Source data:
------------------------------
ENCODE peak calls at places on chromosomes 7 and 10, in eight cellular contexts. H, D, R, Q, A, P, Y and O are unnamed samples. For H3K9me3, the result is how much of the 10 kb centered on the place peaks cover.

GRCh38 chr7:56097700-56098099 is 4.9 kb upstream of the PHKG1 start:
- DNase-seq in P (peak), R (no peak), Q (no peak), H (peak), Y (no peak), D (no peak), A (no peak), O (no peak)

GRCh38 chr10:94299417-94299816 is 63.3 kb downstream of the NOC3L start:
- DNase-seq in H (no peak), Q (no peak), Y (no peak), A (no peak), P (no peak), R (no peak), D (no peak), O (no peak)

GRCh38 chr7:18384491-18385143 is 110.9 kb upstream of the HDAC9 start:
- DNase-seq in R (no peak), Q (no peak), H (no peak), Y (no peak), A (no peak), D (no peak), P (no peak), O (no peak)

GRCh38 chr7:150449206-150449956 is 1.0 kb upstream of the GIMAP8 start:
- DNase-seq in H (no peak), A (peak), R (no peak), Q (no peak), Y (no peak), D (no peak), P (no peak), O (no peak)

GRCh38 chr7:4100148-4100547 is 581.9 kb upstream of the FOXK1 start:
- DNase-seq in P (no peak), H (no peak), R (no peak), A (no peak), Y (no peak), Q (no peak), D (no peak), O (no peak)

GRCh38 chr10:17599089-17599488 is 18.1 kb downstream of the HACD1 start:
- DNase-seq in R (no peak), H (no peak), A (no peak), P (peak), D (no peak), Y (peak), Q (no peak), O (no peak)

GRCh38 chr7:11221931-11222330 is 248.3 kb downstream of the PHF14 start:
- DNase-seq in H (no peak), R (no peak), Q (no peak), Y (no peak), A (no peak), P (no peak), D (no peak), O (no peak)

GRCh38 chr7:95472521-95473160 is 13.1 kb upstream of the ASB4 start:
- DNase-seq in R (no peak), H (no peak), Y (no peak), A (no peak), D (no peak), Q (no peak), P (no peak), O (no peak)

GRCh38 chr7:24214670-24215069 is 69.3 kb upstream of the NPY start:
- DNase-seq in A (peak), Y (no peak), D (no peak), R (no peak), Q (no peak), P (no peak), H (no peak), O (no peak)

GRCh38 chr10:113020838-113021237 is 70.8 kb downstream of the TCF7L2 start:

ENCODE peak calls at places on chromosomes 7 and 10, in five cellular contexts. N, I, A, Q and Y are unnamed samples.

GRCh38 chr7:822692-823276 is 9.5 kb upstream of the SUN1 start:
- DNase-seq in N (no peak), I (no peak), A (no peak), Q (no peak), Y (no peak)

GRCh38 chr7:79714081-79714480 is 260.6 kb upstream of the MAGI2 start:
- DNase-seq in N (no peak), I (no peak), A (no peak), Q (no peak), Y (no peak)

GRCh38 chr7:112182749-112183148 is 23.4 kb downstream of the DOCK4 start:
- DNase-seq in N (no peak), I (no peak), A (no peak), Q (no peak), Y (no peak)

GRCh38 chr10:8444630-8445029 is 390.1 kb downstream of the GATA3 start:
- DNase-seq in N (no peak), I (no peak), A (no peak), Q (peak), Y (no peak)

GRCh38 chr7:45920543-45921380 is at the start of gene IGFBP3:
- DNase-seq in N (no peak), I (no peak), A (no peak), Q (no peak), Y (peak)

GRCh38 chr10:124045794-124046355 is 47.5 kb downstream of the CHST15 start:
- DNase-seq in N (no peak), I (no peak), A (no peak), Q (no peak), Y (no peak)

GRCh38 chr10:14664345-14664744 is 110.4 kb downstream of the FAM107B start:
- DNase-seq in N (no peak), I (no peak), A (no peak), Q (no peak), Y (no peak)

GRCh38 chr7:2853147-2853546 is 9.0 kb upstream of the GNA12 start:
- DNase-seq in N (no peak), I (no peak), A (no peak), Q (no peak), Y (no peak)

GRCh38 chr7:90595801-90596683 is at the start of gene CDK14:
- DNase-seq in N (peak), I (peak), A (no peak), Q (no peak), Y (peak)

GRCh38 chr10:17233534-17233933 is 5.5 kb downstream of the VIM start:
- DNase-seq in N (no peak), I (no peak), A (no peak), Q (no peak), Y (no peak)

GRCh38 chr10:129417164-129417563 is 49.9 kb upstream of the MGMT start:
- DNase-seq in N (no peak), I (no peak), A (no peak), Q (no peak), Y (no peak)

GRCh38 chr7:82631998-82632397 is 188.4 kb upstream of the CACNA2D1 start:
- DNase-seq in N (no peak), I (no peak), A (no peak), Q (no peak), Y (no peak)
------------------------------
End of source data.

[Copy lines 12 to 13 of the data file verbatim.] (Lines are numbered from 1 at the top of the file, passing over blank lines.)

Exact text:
GRCh38 chr10:17599089-17599488 is 18.1 kb downstream of the HACD1 start:
- DNase-seq in R (no peak), H (no peak), A (no peak), P (peak), D (no peak), Y (peak), Q (no peak), O (no peak)